Monday, February 28, 2011

Pastor-Congregation Member Friendships (and Interim Ministry)

Pastors are intimately aware of how people often approach them differently when they discover their line of work. My favorite is when people apologize for dropping an f-bomb in front of me, especially when that person wouldn't blush for saying the same thing in front of their grandmother. I was troubled by this at first. "Hey, I'm cool (not). Swear away."

Since I got over that dynamic, the question of how to relate to people in a congregation still remains, give or take the awkward apologies in social settings. A pastor does not operate in a clinical setting (unless they are some sort of licensed therapist). Yet, a pastor carries an expectation of presence in the midst of life's most turbulent times. The connection is powerful. I know I must be proactive to find friendships outside of church life, lest I lose perspective from fusion. If I minimize the connection with people in the congregation, there's an incarnational loss of shared faith and practice.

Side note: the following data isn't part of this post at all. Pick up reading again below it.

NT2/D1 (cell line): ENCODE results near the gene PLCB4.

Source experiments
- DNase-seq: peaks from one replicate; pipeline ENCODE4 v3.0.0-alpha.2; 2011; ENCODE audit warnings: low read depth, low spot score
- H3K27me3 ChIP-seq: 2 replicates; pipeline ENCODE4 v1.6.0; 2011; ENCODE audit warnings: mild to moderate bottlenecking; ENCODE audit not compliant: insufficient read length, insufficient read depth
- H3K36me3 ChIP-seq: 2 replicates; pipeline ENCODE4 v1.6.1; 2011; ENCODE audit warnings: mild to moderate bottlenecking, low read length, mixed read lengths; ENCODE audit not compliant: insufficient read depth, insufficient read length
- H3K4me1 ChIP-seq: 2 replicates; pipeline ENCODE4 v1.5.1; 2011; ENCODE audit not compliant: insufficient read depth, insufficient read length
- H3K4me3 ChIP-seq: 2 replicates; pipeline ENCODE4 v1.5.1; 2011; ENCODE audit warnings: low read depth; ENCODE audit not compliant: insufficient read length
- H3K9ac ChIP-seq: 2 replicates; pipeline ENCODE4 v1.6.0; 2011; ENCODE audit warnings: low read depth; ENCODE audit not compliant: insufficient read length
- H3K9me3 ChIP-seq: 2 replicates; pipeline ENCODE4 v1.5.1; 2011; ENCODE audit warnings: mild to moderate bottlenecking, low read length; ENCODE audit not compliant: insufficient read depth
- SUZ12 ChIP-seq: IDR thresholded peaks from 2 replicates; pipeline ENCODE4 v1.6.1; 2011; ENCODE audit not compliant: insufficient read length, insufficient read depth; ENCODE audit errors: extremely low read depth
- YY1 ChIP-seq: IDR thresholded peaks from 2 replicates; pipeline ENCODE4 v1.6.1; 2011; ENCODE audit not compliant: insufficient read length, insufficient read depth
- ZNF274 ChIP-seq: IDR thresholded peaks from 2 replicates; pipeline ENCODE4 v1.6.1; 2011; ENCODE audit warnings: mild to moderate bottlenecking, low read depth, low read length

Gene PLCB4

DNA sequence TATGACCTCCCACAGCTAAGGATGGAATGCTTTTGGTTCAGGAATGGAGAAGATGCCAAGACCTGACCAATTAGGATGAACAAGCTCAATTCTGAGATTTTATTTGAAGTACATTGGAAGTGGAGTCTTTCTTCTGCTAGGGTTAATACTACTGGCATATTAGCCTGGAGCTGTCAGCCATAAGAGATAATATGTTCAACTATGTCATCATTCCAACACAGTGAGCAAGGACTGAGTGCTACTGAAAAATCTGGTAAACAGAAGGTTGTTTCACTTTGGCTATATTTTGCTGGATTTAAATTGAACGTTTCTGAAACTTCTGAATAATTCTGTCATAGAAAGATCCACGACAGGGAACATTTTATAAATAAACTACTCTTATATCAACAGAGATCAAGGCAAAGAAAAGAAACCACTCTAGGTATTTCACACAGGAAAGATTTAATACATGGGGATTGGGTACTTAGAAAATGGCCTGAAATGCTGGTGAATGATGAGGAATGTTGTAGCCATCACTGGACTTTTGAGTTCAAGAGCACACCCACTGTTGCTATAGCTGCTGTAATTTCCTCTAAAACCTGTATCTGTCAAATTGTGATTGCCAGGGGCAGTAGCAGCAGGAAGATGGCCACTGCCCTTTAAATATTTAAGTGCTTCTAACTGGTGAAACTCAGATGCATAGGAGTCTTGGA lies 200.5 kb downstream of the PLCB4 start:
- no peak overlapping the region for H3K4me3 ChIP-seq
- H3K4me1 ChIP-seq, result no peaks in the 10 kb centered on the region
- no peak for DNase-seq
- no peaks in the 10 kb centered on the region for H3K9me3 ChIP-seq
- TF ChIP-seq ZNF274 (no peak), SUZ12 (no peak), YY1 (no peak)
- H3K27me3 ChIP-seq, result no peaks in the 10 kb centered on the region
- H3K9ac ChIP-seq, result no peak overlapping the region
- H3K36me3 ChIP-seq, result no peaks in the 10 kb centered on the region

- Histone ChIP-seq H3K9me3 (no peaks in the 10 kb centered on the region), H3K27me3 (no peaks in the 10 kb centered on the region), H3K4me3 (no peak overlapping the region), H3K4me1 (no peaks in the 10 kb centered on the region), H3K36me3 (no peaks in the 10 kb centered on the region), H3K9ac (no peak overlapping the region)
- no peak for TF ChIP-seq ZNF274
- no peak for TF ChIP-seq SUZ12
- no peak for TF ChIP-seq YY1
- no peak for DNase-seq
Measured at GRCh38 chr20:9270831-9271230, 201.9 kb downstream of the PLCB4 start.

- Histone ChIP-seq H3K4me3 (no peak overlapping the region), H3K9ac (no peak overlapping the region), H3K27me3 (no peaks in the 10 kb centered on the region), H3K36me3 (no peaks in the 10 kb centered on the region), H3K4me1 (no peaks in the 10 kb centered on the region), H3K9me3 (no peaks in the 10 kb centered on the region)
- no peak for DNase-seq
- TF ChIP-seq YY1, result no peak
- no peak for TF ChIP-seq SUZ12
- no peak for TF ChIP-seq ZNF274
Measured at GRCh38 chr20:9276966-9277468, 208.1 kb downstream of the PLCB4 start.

Because I live away from the interim ministries I serve, when I leave the congregation, a majority of the relationships essentially end. While we serve together, we have a shared focus. That does not mean there are not opportunities for friendships in the future; however, the relationship changes, as does the proximity. When I am no longer the pastor in a congregation, I do not officiate at weddings, funerals, baptisms, do pastoral care, or address congregational dynamics. I do not want to create triangles involving me, the called pastor, and others in the congregation. This situation is challenging to navigate. There is reciprocal value in the pastor-congregation member relationship. I deeply appreciate the support, camaraderie, service and learning shared in congregational ministry. Once again, the dynamic is changing because I will no longer be the pastor at First Lutheran Community Church in Port Orchard after March 7. I value the connections of yesterday, and maybe there will be connections tomorrow. But the relationship will change. I am still learning what that means, and a pray for what my colleague Marcia Carrier called, "a space of grace" as I see members of the congregations I have served in the future.

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